Ranked as the seventh best MBA in Europe by the Financial Times, the MBA at ESADE Business School in Barcelona prioritizes a hands-on teaching methodology, with a special emphasis on teamwork and the value this has on world business. Indeed, collaborative leadership joins creativity, critical thinking and communication as pillars of the curriculum.
The aim is that students develop creative thinking skills, and the ability to move from conceptual thinking to taking action in business through practical tasks in modules such as Managing Ethics and Social Responsibility, where MBAs acquire a general overview of the issues affecting management.
This ethos of inclusion and collaboration is having a positive effect at attracting more and more women MBAs to the program. Last year, ESADE ranked as the best full-time MBA in Europe for women by the Financial Times.
The school has undertaken initiatives during the past years such as the Women Mentorship Programme, the Women in Business Club and the creation of scholarships for women, in order to empower female leaders to break glass ceilings.
The campaign ‘Cross the Line’ launched by ESADE shares the experiences of female MBAs in order to encourage young female talents to meet their potential.
Camila Bahia (pictured below, right) is one such MBA student experiencing this learning environment first-hand.
With a background in architecture and construction, and having recently set up her own lingerie store, Camila wanted to pursue an MBA to gain business acumen to underpin future retail decisions.
She chose ESADE because of its location in Barcelona, as well as the ethos of creativity and inclusion. “There’s opportunities for everyone. Men and women are supported and encouraged equally at ESADE. This really appealed to me,” she enthuses.
Her MBA was made possible thanks to receiving ESADE’s Women in Business scholarship. Designed for women committed to ESADE’s Women in Business Club, Camila explains that it is a great tool for both the school and herself to spread ESADE’s message of inclusivity through talks and events the club hosts, appealing to men to be agents of change as well.
Camila emphasizes teamwork as the highlight of the program, giving her the opportunity to open her mind to new ways of doing things with influences from different cultures and industries, learning the best way to resolve workplace issues.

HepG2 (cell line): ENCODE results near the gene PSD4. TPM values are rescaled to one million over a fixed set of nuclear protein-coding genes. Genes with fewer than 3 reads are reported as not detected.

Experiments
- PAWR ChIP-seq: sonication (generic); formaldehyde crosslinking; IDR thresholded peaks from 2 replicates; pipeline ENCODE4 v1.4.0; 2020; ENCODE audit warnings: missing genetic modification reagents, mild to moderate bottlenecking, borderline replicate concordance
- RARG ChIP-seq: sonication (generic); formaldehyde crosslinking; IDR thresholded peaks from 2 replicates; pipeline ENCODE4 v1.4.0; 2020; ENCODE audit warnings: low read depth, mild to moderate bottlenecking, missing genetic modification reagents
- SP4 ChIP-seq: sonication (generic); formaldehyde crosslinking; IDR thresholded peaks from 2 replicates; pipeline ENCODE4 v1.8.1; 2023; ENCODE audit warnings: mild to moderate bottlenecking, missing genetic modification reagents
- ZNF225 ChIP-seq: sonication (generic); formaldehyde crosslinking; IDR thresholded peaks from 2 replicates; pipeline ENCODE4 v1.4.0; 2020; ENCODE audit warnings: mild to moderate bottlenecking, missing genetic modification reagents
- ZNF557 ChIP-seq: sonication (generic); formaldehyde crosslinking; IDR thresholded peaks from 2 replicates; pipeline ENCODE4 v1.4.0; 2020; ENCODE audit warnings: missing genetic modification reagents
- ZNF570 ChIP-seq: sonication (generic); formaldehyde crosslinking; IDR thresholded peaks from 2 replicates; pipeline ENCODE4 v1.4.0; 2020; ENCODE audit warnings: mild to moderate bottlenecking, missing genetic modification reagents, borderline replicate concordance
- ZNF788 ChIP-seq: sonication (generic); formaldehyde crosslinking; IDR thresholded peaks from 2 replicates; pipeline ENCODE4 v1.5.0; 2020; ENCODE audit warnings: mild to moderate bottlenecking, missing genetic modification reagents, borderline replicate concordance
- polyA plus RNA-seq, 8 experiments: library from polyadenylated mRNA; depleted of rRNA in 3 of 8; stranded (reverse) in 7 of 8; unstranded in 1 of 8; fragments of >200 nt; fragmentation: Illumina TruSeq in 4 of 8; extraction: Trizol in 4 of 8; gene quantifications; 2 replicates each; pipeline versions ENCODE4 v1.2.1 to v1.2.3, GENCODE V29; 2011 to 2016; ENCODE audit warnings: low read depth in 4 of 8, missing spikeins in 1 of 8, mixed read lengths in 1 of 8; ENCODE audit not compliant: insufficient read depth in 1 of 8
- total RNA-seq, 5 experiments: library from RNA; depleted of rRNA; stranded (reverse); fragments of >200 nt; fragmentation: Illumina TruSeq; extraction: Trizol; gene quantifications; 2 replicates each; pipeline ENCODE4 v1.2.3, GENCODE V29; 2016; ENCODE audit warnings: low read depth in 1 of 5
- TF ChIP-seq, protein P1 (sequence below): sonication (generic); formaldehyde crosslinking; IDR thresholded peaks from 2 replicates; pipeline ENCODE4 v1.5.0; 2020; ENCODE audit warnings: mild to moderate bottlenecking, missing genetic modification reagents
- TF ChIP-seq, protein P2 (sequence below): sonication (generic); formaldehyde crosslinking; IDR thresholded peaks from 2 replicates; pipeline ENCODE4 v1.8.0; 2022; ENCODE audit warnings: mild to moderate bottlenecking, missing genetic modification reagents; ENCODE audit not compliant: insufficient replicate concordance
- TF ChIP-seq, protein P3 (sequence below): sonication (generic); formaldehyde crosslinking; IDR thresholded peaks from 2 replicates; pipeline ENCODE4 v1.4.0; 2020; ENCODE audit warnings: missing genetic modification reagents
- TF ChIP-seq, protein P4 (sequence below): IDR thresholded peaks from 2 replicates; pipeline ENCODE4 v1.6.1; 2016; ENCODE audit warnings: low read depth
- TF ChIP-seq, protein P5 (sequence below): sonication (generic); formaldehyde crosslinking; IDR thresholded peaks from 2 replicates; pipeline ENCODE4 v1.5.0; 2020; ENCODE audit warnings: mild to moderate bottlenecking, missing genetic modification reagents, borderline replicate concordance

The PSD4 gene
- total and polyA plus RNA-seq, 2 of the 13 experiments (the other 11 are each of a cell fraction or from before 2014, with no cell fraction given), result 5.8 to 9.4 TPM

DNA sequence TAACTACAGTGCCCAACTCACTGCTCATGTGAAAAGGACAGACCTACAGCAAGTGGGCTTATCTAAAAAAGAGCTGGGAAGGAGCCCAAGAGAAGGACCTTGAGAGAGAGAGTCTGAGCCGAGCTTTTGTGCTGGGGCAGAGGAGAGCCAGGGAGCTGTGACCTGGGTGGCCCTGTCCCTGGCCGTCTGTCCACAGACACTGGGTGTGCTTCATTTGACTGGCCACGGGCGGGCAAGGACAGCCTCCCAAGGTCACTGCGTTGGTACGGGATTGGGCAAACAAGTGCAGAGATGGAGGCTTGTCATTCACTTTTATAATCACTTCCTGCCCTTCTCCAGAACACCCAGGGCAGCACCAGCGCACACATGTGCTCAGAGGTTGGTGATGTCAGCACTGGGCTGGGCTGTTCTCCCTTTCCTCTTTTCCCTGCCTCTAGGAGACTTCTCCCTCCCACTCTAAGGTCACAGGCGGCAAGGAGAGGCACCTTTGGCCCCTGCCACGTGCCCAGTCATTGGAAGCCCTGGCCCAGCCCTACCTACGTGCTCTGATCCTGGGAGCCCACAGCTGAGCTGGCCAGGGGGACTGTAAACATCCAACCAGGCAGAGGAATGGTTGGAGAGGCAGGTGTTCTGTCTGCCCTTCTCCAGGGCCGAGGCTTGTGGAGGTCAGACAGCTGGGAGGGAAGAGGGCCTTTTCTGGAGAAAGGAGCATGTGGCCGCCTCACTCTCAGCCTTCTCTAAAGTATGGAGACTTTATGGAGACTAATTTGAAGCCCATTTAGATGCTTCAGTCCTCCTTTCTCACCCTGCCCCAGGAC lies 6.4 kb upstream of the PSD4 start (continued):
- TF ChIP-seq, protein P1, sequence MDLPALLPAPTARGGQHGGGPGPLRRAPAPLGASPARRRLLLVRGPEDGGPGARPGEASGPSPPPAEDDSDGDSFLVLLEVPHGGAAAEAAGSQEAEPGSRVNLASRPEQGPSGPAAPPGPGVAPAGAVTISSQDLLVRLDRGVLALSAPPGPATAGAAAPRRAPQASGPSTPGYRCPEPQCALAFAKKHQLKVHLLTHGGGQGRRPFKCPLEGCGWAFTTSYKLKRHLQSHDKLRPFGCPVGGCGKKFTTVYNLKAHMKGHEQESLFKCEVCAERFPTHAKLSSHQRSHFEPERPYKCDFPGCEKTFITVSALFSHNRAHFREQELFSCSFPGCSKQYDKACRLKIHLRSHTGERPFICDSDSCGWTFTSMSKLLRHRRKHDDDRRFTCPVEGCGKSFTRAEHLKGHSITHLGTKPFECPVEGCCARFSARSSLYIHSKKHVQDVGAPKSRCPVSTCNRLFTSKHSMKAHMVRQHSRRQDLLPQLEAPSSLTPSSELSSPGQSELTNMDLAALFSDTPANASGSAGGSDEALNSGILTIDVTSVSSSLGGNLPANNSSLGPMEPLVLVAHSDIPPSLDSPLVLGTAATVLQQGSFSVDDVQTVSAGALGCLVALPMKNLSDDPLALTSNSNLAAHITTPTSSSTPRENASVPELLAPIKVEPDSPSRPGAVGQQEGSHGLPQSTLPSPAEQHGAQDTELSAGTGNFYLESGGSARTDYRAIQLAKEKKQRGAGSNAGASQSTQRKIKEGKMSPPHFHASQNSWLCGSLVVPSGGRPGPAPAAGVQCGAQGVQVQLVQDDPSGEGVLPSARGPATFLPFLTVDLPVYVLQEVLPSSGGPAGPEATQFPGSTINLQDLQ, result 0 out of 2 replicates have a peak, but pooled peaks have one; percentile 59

The Case Competitions at ESADE are the ideal crucible for this focus on collaborative learning.
Camila took part in the Creativity for Business Innovation Challenge where she worked with students from MIT on creative auditing, as well as The First 100 Days Startup Competition in partnership with Wharton. She’s about to travel to the US to present their idea of an Airbnb-style platform for pop-up shops.
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Teamwork also attracted Angeliki to the ESADE Business School MBA . Having worked on EU policy in Brussels, she need business acumen to allow an industry switch into cleantech.
“Collaborative learning gives women the space to shine and excel in front of their peers,” she explains, “this is inspiring for fellow female MBAs as well as enlightening for many male peers, changing work culture by changing preconceptions.”
Angeliki also explains that MBAs in general help to make candidates more familiar with situations in which you have to take the lead. This opportunity to practice leadership without real world risk helps to build confidence, especially in female MBAs who often start their careers on the back foot.
She cites the strength of the female faculty—38% of faculty at ESADE are female—as incredibly inspiring. In particular, Gloria Batllori Lloveras, a lecturer renowned at the school for ensuring that the sometimes intimidating subject of finance is motivating and accessible to all. Angeliki loved it despite not feeling confident with numbers when she started her MBA.
Leah Heck (pictured below, right) is another current student on the ESADE Business School MBA who has been enthused by Gloria’s teaching, opening up the typically male-dominated world of finance to future female leaders.
Leah was worried that because she didn’t have a business background, she would struggle at the start. But, the supportive environment immediately put Leah at ease and the focus on collaboration helped her to train her eye to see where different people could add value in a company.
“Gloria is a stands out teacher, her presence demands attention. Finance ended up being my favorite class!” she beams.
Leah believes that MBA degrees are particularly empowering for women as they help to continue the cycle of inspiration, highlighting female business capabilities and ensuring more women end up making big decisions in the boardroom.
A focus on teamwork and collaboration in an MBA program not only gives women the stage to showcase their skills to those who will make up the top echelons of the business world after graduation. It also highlights the importance of sisterhood, both at business school and in the workplace.